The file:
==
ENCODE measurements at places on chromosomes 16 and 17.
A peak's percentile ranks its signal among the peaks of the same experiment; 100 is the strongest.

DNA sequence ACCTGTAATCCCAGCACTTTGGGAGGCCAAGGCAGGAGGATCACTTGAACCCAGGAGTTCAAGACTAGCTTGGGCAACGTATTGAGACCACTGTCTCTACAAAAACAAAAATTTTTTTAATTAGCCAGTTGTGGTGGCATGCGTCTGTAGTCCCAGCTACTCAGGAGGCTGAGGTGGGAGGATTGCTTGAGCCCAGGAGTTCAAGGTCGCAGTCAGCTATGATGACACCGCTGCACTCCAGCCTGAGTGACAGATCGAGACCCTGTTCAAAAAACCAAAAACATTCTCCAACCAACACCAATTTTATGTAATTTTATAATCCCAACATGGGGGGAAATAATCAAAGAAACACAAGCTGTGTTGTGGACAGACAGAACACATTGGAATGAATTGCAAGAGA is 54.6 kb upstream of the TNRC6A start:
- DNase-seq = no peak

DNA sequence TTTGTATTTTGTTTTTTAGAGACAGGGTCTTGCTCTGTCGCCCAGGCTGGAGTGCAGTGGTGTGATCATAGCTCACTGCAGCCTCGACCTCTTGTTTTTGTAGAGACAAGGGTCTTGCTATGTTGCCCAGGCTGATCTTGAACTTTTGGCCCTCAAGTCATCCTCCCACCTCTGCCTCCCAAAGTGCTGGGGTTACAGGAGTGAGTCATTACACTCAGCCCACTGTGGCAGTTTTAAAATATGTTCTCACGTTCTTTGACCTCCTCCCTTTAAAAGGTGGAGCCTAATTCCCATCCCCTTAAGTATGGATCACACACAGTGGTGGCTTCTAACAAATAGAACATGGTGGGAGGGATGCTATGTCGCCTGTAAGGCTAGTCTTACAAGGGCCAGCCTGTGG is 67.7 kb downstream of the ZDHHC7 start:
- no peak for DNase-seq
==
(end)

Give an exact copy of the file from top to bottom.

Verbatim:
ENCODE measurements at places on chromosomes 16 and 17.
A peak's percentile ranks its signal among the peaks of the same experiment; 100 is the strongest.

DNA sequence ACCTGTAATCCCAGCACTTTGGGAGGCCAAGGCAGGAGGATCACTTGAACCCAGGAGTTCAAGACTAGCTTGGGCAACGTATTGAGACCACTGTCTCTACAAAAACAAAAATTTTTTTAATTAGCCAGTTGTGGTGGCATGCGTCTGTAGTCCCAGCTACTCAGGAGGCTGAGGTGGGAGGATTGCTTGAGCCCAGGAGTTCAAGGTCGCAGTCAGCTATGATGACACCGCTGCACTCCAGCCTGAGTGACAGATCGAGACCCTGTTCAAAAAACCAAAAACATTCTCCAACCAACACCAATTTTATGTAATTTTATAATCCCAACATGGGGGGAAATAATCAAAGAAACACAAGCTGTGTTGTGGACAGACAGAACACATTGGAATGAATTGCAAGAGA is 54.6 kb upstream of the TNRC6A start:
- DNase-seq = no peak

DNA sequence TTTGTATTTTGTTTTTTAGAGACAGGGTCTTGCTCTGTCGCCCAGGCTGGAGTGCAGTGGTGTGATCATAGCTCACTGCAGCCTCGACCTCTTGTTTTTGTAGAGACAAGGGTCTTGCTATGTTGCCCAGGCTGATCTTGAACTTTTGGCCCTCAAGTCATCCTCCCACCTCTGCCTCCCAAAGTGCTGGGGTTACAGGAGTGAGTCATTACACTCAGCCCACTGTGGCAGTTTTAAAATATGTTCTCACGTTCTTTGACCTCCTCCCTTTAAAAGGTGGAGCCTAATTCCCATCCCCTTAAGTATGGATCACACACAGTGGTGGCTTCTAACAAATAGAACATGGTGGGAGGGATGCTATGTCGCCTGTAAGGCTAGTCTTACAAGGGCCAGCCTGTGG is 67.7 kb downstream of the ZDHHC7 start:
- no peak for DNase-seq